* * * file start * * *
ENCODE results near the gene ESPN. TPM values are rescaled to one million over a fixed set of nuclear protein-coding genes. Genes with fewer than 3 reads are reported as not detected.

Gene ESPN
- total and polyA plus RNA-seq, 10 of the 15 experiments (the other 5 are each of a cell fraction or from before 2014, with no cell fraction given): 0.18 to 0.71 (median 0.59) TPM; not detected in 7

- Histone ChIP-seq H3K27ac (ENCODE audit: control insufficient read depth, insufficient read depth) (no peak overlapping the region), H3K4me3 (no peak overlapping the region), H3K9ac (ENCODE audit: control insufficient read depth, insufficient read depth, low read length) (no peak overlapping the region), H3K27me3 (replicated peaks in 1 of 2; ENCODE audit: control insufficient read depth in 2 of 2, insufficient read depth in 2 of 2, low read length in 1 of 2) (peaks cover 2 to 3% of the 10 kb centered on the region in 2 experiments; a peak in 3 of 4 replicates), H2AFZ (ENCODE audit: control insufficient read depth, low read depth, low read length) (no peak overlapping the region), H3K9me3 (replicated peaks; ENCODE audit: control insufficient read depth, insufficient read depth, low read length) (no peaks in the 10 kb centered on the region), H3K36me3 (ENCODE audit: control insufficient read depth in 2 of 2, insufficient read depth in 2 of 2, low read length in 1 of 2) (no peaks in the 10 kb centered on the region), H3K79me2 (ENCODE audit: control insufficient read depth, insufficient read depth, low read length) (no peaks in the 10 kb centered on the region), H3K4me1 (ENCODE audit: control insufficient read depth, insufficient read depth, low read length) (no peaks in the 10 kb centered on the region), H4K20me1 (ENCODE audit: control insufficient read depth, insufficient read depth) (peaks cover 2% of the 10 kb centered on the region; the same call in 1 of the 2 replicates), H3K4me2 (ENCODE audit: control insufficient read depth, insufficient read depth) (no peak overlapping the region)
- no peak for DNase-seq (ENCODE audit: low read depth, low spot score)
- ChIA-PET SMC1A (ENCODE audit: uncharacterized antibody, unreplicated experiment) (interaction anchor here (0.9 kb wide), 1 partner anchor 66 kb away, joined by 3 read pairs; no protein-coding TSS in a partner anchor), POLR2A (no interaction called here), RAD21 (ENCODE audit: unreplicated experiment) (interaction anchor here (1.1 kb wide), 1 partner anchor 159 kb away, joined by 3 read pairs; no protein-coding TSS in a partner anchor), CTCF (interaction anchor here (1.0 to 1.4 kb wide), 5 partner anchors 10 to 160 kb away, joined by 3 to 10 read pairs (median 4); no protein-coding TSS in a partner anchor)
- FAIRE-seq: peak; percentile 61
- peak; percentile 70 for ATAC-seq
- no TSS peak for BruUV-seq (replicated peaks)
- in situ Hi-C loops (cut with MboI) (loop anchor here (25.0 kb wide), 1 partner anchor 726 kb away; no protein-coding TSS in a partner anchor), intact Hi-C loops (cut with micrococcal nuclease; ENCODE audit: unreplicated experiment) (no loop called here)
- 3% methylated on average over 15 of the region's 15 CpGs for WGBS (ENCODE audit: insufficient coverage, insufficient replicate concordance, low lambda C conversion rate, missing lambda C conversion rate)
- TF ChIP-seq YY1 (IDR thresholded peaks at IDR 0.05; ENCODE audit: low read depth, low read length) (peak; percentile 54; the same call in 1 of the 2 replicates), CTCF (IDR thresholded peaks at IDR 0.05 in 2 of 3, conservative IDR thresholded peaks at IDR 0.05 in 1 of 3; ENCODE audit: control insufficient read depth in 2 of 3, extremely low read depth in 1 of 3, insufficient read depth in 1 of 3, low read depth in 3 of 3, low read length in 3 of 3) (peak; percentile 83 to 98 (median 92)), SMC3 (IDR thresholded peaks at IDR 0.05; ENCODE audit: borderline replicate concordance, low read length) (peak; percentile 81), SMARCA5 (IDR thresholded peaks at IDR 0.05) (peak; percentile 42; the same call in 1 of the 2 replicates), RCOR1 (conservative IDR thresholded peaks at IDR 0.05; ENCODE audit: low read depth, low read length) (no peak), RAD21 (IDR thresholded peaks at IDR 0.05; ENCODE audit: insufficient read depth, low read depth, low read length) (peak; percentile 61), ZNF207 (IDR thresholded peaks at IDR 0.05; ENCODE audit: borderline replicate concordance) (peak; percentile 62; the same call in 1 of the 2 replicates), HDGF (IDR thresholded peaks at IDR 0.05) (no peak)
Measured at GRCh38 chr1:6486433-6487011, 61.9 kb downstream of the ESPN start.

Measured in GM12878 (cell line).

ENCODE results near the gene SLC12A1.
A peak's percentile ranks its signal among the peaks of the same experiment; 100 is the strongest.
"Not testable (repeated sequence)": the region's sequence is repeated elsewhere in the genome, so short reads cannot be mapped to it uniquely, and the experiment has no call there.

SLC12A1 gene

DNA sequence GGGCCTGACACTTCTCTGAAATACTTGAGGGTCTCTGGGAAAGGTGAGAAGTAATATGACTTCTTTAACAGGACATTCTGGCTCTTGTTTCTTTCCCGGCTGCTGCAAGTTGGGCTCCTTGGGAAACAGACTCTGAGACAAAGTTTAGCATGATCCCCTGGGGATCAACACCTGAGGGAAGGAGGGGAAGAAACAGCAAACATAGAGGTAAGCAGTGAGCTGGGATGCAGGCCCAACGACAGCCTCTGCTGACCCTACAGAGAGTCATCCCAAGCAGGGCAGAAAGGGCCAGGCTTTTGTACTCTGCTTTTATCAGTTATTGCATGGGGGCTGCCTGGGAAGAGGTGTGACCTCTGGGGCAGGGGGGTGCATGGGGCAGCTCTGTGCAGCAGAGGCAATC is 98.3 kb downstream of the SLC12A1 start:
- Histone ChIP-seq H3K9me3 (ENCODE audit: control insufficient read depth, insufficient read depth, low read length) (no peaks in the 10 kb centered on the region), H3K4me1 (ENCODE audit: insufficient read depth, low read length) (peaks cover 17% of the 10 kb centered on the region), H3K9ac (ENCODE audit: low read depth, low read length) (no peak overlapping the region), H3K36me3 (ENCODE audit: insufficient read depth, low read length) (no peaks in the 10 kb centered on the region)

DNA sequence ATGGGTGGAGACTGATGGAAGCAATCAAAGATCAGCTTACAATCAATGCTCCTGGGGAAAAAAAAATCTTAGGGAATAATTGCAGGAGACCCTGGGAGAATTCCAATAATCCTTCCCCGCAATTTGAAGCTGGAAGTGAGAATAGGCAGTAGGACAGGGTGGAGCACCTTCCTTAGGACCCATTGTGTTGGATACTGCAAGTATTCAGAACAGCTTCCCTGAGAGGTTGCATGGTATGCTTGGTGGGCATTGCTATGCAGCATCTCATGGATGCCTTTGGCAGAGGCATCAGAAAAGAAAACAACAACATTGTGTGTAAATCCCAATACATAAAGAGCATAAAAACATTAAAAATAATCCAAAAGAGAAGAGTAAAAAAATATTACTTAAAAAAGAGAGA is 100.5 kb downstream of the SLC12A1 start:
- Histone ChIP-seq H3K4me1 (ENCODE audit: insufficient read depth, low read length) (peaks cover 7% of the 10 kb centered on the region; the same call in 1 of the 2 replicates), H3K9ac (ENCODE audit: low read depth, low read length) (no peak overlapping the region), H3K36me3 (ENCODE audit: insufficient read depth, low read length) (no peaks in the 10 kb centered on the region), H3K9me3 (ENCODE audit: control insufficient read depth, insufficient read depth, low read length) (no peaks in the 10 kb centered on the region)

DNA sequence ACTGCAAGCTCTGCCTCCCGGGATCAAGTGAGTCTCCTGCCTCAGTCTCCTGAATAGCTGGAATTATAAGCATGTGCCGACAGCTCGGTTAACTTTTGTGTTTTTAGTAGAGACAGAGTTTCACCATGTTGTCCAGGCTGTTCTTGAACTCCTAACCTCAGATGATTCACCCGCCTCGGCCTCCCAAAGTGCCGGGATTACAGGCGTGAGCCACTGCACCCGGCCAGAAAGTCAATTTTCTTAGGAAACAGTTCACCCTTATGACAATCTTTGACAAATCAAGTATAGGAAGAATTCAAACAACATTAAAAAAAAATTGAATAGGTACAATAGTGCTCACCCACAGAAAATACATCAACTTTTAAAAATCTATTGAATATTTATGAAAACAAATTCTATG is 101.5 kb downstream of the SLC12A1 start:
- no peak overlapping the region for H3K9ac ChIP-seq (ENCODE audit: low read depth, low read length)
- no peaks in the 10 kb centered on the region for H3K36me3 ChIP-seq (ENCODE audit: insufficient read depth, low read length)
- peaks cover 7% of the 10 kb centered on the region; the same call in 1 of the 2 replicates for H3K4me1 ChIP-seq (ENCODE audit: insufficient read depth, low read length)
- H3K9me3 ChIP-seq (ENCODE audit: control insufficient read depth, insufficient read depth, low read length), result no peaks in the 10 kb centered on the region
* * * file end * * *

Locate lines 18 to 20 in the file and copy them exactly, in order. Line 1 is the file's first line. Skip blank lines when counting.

SLC12A1 gene

DNA sequence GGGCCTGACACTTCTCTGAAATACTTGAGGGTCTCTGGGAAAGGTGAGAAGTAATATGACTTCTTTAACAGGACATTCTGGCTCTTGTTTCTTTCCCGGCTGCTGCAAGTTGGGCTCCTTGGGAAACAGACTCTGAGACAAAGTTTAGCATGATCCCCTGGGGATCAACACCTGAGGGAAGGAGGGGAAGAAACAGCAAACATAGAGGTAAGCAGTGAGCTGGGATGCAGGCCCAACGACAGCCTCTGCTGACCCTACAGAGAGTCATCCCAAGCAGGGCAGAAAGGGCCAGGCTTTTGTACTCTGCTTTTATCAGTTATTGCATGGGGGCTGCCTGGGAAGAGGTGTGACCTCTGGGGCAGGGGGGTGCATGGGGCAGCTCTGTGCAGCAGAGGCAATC is 98.3 kb downstream of the SLC12A1 start:
- Histone ChIP-seq H3K9me3 (ENCODE audit: control insufficient read depth, insufficient read depth, low read length) (no peaks in the 10 kb centered on the region), H3K4me1 (ENCODE audit: insufficient read depth, low read length) (peaks cover 17% of the 10 kb centered on the region), H3K9ac (ENCODE audit: low read depth, low read length) (no peak overlapping the region), H3K36me3 (ENCODE audit: insufficient read depth, low read length) (no peaks in the 10 kb centered on the region)